or the rose. The genus is further divided into several subgenera. One of them Eurosa
a includes a very small Section
. This Section is represented by one species Rosa laevigata
and a few cultivars or sports. My rose bible, Peter Beales' Classic Roses
list only five cultivars. Since there are thousands of roses this particular Section: Laevigatae
is awflly sparse. These roses are described by Beales as:Growth sprawling or climbing with hooked, irregular thorns. Leaves large, mostly of 3, rarely 5, leaflets. Almost evergreen. Flowers produced singly. Hips, when formed have persistent sepals.
My grandmother used to call me el Príncipe de Gales
(the Prince of Wales) because I was spoiled and demanded to be served. Part of the reason is that from my birth until my early 20s we always had help at home. In Argentina we called them mucamas
and in Mexico criadas
. In Buenos Aires I recall three, Zelia
and Ramona. The first I insulted and she left in a huff with her husband Abelardo. The second was my favourite as she was very patient with me and would cook her carrot soufflé when I asked for it. Her famous breaded veal cutlets (always on Tuesdays) brought my cousin Robby (mentioned in the second link) who had a special fondness for them. Ramona was loud and big and did not give me any slack. I didn't like her.
For the last 6 or 7 years I have had a mystery rose in my garden. It has fragrant cerise blooms which seem to be around most of the time. I know that John Tuytle
sold it to me. For a few years I tried to get the English rose, Rosa 'Emily' from him and every time it was some sort of surprise. This mystery rose could be one of those. Yesterday I remembered that I had purchased a Rosa 'Ramona' a sport of Rosa "Anemone Rose', a sport of Rosa laevigata
. I suddenly got very excited as I thought I had an ID for this wonderful rose that blooms freely and as seen here in a cluster of 8 blooms. But when I read the description in Peter Beales it says it is a single rose with five petals. My 'Ramon' has at least 20. Could it be a double, double sport of Ramona that Tuytle unwittingly sold me? I will never know. I will have to keep enjoying this rose without a name. She is, in any case, the good Ramona!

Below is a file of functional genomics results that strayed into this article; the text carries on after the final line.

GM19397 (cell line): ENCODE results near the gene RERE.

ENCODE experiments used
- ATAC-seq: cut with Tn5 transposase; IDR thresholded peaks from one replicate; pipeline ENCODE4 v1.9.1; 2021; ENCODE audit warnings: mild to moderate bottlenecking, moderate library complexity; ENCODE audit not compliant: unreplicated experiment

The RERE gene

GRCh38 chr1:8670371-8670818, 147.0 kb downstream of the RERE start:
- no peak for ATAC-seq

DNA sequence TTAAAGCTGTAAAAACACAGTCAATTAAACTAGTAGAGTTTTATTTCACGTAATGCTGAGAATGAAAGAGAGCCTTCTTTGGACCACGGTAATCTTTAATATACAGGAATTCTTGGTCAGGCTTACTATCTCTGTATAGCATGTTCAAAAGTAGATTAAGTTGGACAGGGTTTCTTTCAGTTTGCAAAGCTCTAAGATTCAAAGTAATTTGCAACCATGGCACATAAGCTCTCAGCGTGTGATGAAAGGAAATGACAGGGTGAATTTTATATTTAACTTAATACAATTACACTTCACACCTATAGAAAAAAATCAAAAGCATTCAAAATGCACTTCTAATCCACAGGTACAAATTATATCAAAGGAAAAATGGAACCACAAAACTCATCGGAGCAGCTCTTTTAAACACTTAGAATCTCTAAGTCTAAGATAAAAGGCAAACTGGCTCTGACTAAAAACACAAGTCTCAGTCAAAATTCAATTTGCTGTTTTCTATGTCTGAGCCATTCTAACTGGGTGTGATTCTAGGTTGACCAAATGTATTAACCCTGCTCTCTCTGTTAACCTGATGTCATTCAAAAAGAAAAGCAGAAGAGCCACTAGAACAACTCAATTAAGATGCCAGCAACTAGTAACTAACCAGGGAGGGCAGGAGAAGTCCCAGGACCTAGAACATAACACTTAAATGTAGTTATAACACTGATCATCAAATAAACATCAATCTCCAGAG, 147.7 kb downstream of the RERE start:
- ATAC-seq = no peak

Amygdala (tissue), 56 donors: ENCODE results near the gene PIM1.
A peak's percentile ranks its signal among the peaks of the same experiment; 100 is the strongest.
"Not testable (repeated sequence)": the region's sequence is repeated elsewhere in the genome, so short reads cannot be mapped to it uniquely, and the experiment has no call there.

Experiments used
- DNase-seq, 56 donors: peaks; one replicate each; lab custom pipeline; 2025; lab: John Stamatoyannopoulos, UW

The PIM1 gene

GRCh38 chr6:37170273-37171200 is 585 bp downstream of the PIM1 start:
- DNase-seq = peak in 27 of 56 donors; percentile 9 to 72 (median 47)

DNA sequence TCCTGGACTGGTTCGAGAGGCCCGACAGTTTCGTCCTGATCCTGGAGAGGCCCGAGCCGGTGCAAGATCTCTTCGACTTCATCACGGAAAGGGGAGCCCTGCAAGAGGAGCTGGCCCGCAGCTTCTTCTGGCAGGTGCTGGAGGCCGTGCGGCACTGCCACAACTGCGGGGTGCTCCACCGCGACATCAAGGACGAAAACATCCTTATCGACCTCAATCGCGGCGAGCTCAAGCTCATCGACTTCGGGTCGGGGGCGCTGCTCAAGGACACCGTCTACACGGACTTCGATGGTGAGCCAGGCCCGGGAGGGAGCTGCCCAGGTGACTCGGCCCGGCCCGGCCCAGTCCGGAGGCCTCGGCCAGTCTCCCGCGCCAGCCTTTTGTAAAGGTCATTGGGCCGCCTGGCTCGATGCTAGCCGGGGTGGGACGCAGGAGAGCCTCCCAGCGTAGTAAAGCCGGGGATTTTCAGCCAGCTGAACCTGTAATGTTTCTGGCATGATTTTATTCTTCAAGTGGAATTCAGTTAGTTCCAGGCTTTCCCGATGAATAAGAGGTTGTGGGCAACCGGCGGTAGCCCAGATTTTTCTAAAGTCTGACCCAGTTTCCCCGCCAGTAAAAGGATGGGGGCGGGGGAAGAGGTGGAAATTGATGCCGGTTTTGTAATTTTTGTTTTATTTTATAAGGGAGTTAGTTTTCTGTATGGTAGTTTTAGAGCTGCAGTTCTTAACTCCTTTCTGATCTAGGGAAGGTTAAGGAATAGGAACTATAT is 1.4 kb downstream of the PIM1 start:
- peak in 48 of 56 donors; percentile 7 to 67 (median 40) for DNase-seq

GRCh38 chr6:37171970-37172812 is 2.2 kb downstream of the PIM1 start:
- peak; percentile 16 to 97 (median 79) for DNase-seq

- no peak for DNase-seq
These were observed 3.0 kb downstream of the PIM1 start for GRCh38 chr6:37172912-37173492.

Both Ramona and my mystery rose have superb golden stamens. You cannot see them here because I scanned the roses in the evening. Most roses close in the evening!
Lloyd McNary's Farm In Texas Creek, BC & Elk Sausages
Sunday, July 20, 2008
We returned from Lillooet yesterday afternoon and this time the trip back seemed to be longer for the girls. Rosemary thought that because Hilary had come along the girls did not have the expectation of telling their mother all the things they had done when they got back and saw her.
What they didn't do is ride Lloyd McNary's horses Leo (the beautiful white horse seen here.) and Sunny at his farm in nearby Texas Creek. They had done just that back in June. Rebecca was quite angry at Ale for this and Ale had to explain that McNary had visitors from Alberta with many children and that he was perhaps not ready to entertain two more. So we invited McNary for our Saturday morning pankcake breakfast and he brought along some elk sausages he had made from an elk he shot last year. Rosemay, of course did not try them. We barbequed them and I did not find them gamy at all. The children enjoyed the stories of the over 80 McNary and he promised them that the next time they came they would be able to ride his horses.